I’ve figured out why I am not that ready to take the obvious solution concerning my existing/non-existent existential dilemma.

There is something odd when someone says ‘I would be so glad to be dead.’ I’ve always thought that it was but I did not make an effort to figure out why. Now I have.

When you say ‘I would be so grateful if you could just help me’— you are expected to be grateful only after that someone has helped you. You are grateful on hindsight. You are not grateful for just saying that sentence.

Similarly, if I’d said ‘I would be so glad to be dead/to die’, I mean that I would be happy on hindsight, which means that either I will have an after-life where my consciousness of this current life is still preserved or I will not be really glad at all because I will not be ‘present’ to feel glad.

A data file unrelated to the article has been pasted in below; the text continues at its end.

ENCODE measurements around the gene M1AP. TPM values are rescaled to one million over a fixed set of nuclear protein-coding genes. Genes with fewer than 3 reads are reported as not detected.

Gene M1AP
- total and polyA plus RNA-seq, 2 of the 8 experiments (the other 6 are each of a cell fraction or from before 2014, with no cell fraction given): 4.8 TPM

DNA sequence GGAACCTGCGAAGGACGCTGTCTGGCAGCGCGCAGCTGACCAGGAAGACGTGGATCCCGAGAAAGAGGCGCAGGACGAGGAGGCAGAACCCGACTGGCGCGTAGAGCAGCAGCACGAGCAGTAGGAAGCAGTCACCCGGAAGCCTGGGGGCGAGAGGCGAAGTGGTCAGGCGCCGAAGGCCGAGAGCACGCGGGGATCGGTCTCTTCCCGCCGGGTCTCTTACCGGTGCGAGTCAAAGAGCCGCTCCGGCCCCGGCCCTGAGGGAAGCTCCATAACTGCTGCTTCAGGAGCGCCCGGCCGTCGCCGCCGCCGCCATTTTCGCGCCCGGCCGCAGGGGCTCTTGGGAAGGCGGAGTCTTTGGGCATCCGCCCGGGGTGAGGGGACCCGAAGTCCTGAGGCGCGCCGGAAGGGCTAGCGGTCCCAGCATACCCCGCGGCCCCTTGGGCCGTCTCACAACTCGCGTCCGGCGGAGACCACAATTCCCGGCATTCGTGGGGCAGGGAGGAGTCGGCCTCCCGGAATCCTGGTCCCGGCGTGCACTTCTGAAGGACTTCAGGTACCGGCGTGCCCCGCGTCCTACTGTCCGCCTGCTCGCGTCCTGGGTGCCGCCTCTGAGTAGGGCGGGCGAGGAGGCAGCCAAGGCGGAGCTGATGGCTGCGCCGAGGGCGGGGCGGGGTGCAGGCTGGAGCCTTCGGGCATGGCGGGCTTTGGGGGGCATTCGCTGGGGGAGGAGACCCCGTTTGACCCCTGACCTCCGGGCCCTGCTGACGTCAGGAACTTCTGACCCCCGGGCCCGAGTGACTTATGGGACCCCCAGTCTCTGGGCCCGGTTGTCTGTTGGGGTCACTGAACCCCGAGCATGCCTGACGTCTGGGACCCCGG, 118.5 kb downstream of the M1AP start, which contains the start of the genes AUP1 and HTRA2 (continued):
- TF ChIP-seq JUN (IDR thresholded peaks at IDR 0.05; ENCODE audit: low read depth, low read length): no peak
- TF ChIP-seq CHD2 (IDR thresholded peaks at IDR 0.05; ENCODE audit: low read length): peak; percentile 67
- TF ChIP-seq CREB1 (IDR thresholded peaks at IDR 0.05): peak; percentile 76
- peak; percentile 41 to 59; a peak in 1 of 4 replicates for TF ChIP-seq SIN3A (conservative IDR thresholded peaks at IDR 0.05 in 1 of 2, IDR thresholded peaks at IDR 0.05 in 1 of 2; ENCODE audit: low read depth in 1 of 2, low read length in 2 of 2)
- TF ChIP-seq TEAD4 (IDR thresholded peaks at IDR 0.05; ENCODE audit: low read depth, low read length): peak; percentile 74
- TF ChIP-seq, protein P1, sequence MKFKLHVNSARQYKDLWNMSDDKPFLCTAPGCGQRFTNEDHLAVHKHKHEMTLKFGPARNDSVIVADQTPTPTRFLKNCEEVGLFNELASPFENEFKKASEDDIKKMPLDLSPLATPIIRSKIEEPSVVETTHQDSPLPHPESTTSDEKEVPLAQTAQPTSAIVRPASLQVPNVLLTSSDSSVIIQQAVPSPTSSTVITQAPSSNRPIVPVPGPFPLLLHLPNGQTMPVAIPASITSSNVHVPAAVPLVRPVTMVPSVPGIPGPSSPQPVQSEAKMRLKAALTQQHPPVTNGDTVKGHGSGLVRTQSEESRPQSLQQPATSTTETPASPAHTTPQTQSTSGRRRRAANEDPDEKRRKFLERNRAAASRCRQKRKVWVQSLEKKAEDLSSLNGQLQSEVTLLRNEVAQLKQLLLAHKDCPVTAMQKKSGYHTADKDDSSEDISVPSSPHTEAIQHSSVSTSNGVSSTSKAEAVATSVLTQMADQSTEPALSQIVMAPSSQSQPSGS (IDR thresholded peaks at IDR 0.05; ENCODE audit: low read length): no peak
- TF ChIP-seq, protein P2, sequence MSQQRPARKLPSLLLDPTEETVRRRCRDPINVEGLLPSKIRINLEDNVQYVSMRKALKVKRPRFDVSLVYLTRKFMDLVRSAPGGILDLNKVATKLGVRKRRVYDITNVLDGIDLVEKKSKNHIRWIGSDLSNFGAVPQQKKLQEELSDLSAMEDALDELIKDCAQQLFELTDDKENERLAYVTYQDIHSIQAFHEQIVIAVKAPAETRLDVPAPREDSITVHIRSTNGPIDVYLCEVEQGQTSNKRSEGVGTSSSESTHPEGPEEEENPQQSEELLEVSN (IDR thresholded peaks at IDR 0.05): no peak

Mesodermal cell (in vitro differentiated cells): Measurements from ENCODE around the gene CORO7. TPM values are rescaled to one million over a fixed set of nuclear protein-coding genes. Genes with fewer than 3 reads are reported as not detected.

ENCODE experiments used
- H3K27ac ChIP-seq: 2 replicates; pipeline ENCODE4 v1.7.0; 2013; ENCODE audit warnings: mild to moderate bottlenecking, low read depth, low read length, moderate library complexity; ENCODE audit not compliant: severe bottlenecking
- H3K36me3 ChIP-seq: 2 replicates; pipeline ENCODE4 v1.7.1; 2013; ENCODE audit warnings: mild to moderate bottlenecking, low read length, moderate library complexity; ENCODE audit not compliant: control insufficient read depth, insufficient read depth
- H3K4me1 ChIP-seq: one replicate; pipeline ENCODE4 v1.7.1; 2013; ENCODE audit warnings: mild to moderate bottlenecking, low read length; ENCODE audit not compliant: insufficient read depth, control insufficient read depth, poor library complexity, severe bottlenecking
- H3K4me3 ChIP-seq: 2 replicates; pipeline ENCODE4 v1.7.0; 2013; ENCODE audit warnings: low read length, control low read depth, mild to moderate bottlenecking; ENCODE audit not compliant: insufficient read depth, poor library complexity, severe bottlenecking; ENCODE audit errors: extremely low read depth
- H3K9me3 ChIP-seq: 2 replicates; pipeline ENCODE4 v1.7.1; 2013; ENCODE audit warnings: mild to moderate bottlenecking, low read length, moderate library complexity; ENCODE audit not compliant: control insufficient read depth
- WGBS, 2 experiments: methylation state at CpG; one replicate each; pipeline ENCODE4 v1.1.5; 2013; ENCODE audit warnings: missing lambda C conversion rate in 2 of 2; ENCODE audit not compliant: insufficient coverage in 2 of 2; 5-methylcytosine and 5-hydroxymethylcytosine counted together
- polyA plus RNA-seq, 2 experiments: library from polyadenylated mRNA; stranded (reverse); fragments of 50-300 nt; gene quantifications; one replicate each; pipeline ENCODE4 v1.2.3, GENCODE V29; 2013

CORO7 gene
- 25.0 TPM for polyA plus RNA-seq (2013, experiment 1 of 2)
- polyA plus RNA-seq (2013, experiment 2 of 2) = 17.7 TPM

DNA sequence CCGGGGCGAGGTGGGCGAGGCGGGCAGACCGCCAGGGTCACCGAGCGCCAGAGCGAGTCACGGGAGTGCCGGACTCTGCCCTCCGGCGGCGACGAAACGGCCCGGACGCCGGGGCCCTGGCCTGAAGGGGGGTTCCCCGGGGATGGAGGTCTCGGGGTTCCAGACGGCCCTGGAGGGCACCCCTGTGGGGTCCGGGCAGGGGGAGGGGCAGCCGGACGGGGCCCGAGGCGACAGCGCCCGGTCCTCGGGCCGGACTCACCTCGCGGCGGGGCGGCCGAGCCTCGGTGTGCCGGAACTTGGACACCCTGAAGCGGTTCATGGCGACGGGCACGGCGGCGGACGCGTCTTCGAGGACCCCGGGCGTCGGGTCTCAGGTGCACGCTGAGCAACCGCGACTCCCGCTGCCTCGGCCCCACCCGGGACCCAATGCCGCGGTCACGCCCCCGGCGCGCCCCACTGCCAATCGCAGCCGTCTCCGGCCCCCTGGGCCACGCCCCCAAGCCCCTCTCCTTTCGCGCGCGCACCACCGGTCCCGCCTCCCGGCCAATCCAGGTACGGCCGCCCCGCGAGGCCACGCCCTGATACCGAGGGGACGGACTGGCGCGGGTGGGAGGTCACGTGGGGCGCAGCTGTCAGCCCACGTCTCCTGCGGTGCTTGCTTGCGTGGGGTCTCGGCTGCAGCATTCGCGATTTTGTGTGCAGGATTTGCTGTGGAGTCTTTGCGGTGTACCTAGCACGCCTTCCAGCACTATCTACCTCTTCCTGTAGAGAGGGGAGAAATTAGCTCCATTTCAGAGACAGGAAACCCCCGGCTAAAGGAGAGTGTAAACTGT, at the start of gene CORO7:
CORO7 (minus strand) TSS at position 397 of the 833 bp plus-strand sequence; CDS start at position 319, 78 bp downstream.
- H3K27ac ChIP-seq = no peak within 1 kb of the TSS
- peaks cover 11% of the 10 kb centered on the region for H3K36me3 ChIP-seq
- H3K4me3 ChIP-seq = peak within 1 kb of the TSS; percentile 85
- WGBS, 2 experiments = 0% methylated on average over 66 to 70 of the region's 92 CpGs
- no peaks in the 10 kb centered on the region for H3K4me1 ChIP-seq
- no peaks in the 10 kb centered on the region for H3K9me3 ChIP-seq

Of course, for someone who kills himself/herself to feel glad or to experience relief by pursuing ‘solace’ from terminal escapism, s/he is committing himself/herself with that aim. If that aim is not fulfilled, then why die? Therefore, most people making this statement will imply the former option of the paragraph above. And an after-life is often culturally seen as nasty for people resorting to this outcome.

So to die logically, you should die without an aim that can only be fulfilled on reflection and hindsight.

Let me think of how this could be possible.